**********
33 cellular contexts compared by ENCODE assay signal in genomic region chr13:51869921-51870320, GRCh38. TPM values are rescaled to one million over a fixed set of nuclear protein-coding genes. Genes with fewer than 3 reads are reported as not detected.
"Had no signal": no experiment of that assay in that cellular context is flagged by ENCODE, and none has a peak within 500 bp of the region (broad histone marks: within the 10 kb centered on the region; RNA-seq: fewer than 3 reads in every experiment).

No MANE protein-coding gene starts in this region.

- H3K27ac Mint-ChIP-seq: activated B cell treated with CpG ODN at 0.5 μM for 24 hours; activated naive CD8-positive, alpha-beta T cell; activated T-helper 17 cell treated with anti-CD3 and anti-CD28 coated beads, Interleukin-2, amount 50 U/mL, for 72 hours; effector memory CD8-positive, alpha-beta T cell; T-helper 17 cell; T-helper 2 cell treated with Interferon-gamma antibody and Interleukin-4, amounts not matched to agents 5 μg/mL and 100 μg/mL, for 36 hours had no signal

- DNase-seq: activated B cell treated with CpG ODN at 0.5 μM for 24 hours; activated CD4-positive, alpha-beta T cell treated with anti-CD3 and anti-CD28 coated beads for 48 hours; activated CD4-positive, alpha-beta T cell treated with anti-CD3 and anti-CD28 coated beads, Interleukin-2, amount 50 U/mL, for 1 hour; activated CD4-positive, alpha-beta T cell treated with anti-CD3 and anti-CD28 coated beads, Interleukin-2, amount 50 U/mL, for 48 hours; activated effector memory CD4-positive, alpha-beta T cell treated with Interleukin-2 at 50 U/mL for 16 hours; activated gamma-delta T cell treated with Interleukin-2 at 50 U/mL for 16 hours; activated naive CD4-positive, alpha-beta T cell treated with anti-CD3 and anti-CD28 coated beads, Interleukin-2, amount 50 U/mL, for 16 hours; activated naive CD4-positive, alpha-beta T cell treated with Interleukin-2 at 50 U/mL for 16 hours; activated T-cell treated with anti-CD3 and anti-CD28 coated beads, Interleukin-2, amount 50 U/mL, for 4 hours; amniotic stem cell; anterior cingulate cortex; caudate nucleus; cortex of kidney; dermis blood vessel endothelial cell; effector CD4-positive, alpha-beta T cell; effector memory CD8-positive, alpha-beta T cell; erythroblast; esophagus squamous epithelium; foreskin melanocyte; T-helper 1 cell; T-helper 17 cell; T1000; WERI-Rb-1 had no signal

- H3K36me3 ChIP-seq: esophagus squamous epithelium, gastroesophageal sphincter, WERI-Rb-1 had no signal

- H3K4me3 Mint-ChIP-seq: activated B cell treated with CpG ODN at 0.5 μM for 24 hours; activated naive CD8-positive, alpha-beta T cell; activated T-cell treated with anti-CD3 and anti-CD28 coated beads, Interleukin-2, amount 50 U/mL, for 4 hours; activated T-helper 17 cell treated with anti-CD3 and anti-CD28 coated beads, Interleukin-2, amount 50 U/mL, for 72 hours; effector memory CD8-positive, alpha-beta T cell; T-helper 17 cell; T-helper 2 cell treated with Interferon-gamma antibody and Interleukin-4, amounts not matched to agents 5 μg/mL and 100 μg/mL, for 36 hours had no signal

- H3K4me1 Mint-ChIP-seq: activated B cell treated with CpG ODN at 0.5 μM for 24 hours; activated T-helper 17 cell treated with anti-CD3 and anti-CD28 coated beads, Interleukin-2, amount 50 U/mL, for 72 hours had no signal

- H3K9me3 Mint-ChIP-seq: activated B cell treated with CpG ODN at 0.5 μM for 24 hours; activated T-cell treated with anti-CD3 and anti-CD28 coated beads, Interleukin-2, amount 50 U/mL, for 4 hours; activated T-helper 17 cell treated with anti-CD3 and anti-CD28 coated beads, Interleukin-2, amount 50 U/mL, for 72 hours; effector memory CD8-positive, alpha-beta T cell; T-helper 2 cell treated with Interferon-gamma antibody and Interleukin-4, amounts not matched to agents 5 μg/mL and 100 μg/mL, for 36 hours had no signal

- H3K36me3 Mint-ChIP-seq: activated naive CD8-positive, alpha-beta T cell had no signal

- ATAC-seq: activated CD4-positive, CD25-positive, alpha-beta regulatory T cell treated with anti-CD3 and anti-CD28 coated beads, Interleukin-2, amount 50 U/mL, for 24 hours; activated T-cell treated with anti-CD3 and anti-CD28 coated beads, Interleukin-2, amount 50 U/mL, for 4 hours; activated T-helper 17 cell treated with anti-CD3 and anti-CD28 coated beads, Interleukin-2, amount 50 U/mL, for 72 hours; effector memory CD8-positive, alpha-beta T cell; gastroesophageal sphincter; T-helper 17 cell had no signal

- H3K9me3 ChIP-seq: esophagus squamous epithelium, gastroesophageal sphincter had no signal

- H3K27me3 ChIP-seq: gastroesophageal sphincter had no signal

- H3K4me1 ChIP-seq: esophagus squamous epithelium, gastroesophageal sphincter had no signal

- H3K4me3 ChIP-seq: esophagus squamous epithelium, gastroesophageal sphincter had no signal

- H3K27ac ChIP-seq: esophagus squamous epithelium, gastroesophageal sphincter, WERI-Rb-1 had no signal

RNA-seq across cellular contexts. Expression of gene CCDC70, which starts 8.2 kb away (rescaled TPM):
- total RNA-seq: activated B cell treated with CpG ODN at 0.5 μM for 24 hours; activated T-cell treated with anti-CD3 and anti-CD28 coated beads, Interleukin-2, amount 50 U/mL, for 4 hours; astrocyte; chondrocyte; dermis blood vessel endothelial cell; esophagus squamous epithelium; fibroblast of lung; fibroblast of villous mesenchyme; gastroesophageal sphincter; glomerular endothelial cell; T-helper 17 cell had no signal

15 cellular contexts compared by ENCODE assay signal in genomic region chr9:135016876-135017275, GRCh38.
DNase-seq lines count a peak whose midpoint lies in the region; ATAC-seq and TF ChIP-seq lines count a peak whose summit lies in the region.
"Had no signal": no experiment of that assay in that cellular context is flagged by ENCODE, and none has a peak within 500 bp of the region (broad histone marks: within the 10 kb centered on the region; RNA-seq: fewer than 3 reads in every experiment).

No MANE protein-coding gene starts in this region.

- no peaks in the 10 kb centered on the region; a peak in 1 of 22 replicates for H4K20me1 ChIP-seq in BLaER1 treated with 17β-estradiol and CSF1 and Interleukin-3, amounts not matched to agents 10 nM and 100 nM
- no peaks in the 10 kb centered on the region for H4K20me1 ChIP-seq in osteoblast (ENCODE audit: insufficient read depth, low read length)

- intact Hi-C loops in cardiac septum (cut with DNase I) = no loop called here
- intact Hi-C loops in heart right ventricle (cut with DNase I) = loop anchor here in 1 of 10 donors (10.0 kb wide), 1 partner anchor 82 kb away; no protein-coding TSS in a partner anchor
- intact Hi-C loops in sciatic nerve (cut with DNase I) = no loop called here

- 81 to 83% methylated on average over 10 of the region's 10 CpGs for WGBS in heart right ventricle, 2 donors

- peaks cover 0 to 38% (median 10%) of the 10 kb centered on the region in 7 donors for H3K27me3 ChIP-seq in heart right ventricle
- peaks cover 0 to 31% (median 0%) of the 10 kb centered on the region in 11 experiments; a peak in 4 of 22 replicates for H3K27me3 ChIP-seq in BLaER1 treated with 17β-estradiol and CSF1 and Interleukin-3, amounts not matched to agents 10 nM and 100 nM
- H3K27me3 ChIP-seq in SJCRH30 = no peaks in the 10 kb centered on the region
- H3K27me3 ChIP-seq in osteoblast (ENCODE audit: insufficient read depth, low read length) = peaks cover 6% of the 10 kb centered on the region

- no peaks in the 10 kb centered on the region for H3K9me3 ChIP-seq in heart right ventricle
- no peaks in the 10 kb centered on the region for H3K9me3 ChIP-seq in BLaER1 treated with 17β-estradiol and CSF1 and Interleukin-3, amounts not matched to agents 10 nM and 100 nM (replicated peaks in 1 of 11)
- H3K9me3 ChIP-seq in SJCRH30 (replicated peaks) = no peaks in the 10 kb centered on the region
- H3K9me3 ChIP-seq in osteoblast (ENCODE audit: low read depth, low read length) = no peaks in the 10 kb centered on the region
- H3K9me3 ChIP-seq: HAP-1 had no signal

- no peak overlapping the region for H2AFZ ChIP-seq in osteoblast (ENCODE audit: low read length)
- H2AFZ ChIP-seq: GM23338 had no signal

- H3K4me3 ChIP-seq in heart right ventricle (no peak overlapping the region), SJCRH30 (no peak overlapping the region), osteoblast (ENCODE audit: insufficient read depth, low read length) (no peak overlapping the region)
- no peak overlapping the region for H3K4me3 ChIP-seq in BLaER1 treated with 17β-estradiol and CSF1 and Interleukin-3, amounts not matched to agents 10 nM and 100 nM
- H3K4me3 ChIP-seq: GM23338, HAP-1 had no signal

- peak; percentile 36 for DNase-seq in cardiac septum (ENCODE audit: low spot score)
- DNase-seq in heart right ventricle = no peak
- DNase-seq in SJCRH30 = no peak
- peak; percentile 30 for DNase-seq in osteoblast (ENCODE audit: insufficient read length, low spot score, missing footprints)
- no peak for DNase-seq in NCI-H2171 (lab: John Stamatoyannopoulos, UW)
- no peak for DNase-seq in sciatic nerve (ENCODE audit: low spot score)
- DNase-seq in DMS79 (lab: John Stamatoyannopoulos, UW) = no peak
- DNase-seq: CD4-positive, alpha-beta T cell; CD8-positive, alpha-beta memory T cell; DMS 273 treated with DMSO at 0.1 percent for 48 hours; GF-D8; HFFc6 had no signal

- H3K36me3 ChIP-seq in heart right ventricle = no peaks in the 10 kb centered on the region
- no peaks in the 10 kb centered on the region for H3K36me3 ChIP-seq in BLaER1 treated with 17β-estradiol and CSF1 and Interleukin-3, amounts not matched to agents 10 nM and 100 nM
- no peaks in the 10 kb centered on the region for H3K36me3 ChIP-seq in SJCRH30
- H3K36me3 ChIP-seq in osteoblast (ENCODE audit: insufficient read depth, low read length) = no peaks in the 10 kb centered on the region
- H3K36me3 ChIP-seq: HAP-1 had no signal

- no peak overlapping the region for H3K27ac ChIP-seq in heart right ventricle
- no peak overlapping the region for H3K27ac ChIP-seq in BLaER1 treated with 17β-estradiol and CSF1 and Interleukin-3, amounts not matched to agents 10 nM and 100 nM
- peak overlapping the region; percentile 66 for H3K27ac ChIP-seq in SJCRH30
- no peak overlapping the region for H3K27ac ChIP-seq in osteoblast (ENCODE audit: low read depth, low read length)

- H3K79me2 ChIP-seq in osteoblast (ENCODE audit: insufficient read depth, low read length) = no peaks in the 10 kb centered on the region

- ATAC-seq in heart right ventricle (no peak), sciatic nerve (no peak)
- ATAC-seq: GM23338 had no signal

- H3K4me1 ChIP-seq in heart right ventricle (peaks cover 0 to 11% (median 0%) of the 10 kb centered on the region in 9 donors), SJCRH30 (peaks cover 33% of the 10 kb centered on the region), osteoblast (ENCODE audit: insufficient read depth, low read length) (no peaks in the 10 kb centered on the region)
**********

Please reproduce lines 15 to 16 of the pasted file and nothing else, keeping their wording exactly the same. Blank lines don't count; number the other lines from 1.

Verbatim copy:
- H3K4me3 ChIP-seq: esophagus squamous epithelium, gastroesophageal sphincter had no signal

- H3K27ac ChIP-seq: esophagus squamous epithelium, gastroesophageal sphincter, WERI-Rb-1 had no signal